¶10 According to the letter-reports of Dr. M, claimant requires further treatment for the aggravation of his varicose veins in the right lower extremity and a procedure known as stripping "offers him the best opportunity for relief" of tenderness and pain in the anterior aspect of the right tibia. Although Dr. M made no express mention of a change in claimant's condition, a specific statement to that effect was not necessary. Stating it conversely, its absence is not fatal. The reports clearly indicate that the pathology in the right lower extremity has, since the entry of the last award, advanced to a different state of development, changing from a quiescent and stationary condition to one that is acute and requires medical attention. The evidence as outlined is sufficient to establish the factum of a change in condition. Oklahoma Gas & Electric Co. v. State Industrial Court, Okl., 366 P.2d 609 , 613; Phillips Petroleum Co. v. Anguish, supra; Evans-Wallower Lead Co. v. Dry, 178 Okl. 48, 61 P.2d 561 . The medical evaluation is not vulnerable to objection that it constitutes a mere reappraisal of disability identical to that which had been determined by the prior award. This is because the expert opinion addressed itself to factors not in existence and ascertainable before. Wade Lahar Construction Company v. Howell, Okl., 376 P.2d 221 , 224.
¶11 A physician's opinion need not be given in categorical terms nor in the precise language of the statute. An award rests on competent evidence when it is supported by the general tenor and intent of the medical testimony in the record. Oklahoma Gas & Electric Co. v. State Industrial Court, supra; Star Printery Company v. Pitman, Okl., 376 P.2d 291 , 294.
¶12 Lastly, employer complains of the trial tribunal's failure to make a finding (1) of the precise point of time at which the change of condition occurred; (2) of the cause of the change; and (3) of the "nature of the change."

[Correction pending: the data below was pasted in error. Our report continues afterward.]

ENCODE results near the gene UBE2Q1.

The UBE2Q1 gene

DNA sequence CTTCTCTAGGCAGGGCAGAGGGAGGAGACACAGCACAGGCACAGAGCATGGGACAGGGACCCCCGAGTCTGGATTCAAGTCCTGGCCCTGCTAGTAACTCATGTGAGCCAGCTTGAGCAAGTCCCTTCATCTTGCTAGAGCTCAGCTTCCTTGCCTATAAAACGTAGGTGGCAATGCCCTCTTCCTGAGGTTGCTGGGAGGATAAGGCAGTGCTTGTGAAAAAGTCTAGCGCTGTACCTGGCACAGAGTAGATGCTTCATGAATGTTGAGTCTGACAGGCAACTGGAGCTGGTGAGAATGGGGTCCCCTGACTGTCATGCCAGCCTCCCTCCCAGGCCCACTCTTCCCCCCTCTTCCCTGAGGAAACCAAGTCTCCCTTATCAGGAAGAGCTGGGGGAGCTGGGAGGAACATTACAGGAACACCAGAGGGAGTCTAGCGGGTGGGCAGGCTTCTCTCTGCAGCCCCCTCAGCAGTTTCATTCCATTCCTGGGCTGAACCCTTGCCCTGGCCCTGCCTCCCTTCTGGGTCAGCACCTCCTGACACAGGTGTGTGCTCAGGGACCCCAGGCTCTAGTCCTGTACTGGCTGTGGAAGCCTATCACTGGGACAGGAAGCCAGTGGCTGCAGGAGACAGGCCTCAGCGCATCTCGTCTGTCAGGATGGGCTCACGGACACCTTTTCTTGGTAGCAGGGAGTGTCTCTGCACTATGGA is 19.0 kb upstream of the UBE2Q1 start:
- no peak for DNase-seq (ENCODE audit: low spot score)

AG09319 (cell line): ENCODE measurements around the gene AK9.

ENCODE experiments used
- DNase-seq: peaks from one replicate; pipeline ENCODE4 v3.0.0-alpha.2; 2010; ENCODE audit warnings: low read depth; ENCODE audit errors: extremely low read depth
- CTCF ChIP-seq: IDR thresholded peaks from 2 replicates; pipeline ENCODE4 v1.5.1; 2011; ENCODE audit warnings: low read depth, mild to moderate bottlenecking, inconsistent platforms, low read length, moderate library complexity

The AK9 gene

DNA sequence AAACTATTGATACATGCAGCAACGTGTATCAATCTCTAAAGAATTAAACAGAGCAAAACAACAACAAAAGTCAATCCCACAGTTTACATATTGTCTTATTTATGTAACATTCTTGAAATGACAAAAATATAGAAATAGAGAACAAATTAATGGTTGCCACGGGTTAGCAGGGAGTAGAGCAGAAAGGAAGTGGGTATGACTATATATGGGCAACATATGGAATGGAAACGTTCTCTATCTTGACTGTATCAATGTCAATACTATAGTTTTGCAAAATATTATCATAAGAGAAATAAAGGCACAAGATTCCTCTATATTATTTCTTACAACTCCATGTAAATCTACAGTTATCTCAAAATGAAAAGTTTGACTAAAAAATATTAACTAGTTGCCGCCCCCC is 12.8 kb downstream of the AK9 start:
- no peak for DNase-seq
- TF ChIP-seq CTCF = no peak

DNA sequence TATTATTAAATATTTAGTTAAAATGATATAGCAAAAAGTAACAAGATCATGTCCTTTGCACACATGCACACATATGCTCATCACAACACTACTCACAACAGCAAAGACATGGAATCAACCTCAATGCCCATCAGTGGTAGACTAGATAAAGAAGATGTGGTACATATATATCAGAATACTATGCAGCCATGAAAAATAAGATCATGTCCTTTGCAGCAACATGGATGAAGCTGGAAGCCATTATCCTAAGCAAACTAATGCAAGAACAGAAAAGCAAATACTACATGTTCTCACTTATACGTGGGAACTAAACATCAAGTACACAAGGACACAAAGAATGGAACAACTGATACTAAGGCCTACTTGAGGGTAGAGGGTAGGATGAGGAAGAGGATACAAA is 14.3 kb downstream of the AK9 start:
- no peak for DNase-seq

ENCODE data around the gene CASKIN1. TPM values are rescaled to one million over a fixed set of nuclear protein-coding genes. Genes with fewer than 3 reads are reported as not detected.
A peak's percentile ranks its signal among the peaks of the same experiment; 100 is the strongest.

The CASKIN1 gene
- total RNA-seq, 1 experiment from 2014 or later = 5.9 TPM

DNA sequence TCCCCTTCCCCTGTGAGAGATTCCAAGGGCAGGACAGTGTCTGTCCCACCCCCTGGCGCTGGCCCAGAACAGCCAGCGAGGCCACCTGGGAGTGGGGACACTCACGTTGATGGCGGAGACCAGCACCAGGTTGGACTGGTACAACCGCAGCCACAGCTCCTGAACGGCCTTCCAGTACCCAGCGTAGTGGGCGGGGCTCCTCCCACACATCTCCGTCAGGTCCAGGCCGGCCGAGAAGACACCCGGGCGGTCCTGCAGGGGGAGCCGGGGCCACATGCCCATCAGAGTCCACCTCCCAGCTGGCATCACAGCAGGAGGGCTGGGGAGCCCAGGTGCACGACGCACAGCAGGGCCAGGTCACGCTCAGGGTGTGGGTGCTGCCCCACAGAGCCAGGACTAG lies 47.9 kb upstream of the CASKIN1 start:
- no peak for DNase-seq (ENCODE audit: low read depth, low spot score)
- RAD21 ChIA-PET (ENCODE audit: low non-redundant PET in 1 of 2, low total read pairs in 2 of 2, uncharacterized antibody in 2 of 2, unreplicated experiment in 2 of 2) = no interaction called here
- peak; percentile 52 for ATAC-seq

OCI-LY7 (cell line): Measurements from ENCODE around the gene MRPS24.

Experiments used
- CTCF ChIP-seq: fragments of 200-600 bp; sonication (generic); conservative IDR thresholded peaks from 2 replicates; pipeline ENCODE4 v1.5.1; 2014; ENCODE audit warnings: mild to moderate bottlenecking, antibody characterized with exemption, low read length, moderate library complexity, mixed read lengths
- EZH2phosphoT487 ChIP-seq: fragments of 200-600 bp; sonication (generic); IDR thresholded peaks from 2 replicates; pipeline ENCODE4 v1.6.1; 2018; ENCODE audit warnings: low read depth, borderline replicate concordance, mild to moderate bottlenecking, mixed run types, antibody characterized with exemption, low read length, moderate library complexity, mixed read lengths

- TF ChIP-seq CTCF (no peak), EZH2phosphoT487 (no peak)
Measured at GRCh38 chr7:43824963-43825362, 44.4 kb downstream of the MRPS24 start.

¶13 The determination of a precise date at which a change in condition arises is necessary only to demonstrate that its occurrence is subsequent to the entry of the last prior award and to prevent an allowance of benefits for a period included in the previous decision. Wade Lahar Construction Company v. Howell, supra, 376 P.2d at p. 225. In the instant case it is clear from the record as outlined earlier in the opinion that the need for medical attention arose as a result of new factors occurring since the last award. The temporary total benefits allowed were ordered to commence when claimant accepts additional treatment. Hence the increased benefits will not fall due concurrently with any other compensation to be received. In this posture of the record, the failure to fix the precise date at which the change occurred will not be deemed to constitute error. Wade Lahar Construction Company v. Howell, supra.
¶14 Neither was there error in failing to find or recite in the order the cause and nature of the change. Our decision in Oklahoma City Tent and Awning Company v. Malson, Okl., 362 P.2d 971 , is inapplicable to the facts in the present proceeding. In that case the change asserted was in a condition whose presence had not been disclosed in the prior proceeding and therefore its causal relation to the accidental injury remained unadjudicated. We held that the trial tribunal's findings were deficient for want of determination that the additional disability was due either to a condition previously adjudged to be compensable or was attributable to one which was known and reported to the trial tribunal but not mentioned in the award and therefore "reserved" for a later determination. In the instant case the change asserted was in a condition unquestionably known by the parties at the time of the initial hearings upon the claim. Therefore, the compensable character of that condition, having been determined by the prior award, did not require reiteration by a new finding in the order under review. Spartan Aircraft Company v. Stockton, Okl., 370 P.2d 13 , 16.
¶15 The order rests on competent evidence and is free from errors of law.
¶16 The award is accordingly sustained.
¶17 BLACKBIRD, C.J., and JOHNSON, WILLIAMS, JACKSON, and IRWIN, JJ., concur.